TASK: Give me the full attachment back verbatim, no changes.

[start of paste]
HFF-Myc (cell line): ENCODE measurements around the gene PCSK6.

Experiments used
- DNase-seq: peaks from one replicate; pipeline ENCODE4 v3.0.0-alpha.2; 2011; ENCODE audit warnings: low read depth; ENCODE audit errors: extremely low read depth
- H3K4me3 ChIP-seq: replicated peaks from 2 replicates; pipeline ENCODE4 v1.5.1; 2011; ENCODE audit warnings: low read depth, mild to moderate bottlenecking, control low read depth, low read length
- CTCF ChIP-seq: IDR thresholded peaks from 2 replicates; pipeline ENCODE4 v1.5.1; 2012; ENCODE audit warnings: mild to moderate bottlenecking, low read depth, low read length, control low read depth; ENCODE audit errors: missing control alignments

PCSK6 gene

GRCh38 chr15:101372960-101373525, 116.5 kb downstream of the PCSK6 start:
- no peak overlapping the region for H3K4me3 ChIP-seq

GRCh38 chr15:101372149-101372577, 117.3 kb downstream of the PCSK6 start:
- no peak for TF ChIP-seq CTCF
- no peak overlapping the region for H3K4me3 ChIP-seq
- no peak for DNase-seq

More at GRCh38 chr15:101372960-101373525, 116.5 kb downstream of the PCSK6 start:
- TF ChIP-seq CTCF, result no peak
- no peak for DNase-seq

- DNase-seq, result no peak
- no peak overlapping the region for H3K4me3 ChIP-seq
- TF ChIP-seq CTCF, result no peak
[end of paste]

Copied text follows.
HFF-Myc (cell line): ENCODE measurements around the gene PCSK6.

Experiments used
- DNase-seq: peaks from one replicate; pipeline ENCODE4 v3.0.0-alpha.2; 2011; ENCODE audit warnings: low read depth; ENCODE audit errors: extremely low read depth
- H3K4me3 ChIP-seq: replicated peaks from 2 replicates; pipeline ENCODE4 v1.5.1; 2011; ENCODE audit warnings: low read depth, mild to moderate bottlenecking, control low read depth, low read length
- CTCF ChIP-seq: IDR thresholded peaks from 2 replicates; pipeline ENCODE4 v1.5.1; 2012; ENCODE audit warnings: mild to moderate bottlenecking, low read depth, low read length, control low read depth; ENCODE audit errors: missing control alignments

PCSK6 gene

GRCh38 chr15:101372960-101373525, 116.5 kb downstream of the PCSK6 start:
- no peak overlapping the region for H3K4me3 ChIP-seq

GRCh38 chr15:101372149-101372577, 117.3 kb downstream of the PCSK6 start:
- no peak for TF ChIP-seq CTCF
- no peak overlapping the region for H3K4me3 ChIP-seq
- no peak for DNase-seq

More at GRCh38 chr15:101372960-101373525, 116.5 kb downstream of the PCSK6 start:
- TF ChIP-seq CTCF, result no peak
- no peak for DNase-seq

- DNase-seq, result no peak
- no peak overlapping the region for H3K4me3 ChIP-seq
- TF ChIP-seq CTCF, result no peak